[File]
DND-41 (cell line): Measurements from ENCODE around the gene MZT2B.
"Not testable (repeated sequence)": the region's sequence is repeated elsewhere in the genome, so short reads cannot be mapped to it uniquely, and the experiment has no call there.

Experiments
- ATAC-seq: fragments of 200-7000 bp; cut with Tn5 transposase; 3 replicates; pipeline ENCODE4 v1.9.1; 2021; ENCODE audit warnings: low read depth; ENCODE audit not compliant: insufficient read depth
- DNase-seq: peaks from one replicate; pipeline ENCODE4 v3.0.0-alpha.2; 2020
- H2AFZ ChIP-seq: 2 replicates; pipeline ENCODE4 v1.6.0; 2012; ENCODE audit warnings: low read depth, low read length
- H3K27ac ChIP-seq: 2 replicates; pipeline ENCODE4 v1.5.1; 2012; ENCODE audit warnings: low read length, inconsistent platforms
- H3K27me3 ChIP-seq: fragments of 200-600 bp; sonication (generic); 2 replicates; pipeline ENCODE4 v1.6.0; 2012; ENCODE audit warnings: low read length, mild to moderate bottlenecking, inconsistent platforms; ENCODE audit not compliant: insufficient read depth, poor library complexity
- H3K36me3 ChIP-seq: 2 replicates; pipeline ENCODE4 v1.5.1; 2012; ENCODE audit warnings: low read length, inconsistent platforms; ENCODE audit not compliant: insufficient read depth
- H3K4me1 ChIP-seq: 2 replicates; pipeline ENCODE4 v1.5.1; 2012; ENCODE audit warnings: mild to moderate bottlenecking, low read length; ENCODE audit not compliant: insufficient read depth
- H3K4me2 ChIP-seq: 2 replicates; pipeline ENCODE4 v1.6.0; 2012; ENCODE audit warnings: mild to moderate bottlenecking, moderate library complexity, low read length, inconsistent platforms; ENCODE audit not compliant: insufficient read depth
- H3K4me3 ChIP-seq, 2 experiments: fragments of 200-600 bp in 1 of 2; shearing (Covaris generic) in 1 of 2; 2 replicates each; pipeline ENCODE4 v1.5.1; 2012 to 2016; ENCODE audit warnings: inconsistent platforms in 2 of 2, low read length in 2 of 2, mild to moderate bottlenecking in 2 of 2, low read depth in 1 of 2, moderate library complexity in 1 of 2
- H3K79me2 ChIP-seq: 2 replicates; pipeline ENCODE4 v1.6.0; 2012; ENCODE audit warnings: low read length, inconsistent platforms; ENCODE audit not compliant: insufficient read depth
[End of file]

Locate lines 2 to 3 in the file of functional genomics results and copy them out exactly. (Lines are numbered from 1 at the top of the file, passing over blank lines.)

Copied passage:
"Not testable (repeated sequence)": the region's sequence is repeated elsewhere in the genome, so short reads cannot be mapped to it uniquely, and the experiment has no call there.

Experiments